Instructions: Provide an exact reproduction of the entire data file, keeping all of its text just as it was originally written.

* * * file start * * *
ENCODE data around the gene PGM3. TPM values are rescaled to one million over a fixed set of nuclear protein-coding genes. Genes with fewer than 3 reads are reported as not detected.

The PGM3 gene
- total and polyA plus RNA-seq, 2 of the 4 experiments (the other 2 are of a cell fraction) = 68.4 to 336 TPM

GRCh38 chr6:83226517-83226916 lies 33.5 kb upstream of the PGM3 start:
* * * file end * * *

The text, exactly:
ENCODE data around the gene PGM3. TPM values are rescaled to one million over a fixed set of nuclear protein-coding genes. Genes with fewer than 3 reads are reported as not detected.

The PGM3 gene
- total and polyA plus RNA-seq, 2 of the 4 experiments (the other 2 are of a cell fraction) = 68.4 to 336 TPM

GRCh38 chr6:83226517-83226916 lies 33.5 kb upstream of the PGM3 start: